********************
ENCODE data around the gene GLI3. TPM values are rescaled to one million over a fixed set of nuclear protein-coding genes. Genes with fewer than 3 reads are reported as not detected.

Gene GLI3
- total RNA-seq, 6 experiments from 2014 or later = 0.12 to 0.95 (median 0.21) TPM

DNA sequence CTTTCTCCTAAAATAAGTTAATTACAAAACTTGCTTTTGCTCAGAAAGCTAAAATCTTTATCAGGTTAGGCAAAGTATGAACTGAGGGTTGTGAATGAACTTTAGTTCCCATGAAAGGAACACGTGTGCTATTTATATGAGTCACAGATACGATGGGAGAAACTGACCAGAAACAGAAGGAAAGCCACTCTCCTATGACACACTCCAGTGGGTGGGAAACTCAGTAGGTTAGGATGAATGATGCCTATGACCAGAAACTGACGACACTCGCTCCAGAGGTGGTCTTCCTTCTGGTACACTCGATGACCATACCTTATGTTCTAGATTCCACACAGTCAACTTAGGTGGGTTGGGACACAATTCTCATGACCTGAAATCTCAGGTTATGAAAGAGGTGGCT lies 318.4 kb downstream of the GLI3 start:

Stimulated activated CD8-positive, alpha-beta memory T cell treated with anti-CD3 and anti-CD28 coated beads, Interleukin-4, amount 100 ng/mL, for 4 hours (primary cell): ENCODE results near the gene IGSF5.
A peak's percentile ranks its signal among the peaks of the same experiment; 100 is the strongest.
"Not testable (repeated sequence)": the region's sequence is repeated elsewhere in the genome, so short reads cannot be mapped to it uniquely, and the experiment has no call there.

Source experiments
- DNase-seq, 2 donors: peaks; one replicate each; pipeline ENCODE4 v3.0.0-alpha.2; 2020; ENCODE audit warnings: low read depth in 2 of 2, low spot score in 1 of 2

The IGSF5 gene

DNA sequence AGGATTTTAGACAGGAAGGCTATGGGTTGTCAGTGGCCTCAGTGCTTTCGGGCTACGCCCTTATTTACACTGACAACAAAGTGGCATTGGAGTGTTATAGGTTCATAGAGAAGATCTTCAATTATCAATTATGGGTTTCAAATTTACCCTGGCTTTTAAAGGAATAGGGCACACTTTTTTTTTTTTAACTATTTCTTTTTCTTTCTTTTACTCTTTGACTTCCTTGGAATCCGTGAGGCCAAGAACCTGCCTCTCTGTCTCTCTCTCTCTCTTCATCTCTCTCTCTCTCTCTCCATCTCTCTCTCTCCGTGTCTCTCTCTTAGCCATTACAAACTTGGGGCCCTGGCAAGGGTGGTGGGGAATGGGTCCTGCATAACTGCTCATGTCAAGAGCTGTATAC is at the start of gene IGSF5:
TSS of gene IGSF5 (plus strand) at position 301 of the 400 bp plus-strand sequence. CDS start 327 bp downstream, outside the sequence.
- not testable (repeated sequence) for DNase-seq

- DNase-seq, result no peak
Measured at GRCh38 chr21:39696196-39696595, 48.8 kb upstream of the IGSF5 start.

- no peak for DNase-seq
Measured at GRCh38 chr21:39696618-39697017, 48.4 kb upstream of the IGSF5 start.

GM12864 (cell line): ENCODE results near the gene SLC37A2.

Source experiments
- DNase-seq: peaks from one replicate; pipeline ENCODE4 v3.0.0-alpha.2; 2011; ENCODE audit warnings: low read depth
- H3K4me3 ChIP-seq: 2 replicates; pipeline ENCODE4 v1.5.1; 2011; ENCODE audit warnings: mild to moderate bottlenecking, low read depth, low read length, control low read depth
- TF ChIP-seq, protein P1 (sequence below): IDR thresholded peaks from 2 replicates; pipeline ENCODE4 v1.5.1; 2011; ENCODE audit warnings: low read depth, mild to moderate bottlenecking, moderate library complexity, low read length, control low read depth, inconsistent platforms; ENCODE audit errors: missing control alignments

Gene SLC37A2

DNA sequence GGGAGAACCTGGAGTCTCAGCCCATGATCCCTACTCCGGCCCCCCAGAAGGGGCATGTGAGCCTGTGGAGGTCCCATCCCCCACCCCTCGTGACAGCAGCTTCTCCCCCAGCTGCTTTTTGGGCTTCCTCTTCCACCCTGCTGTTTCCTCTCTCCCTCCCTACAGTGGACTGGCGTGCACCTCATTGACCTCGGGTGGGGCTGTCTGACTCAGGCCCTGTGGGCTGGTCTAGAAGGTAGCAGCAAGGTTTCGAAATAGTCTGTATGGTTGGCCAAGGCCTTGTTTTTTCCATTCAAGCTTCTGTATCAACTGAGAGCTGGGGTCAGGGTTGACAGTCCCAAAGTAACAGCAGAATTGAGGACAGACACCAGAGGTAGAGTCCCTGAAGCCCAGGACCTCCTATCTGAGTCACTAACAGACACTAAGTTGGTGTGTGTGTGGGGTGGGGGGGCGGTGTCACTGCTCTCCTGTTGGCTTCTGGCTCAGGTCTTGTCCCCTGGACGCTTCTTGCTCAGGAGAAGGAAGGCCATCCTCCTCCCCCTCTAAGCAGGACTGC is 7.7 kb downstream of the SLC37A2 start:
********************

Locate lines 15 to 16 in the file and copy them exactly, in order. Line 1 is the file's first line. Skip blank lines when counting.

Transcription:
Measured at GRCh38 chr21:39696196-39696595, 48.8 kb upstream of the IGSF5 start.

- no peak for DNase-seq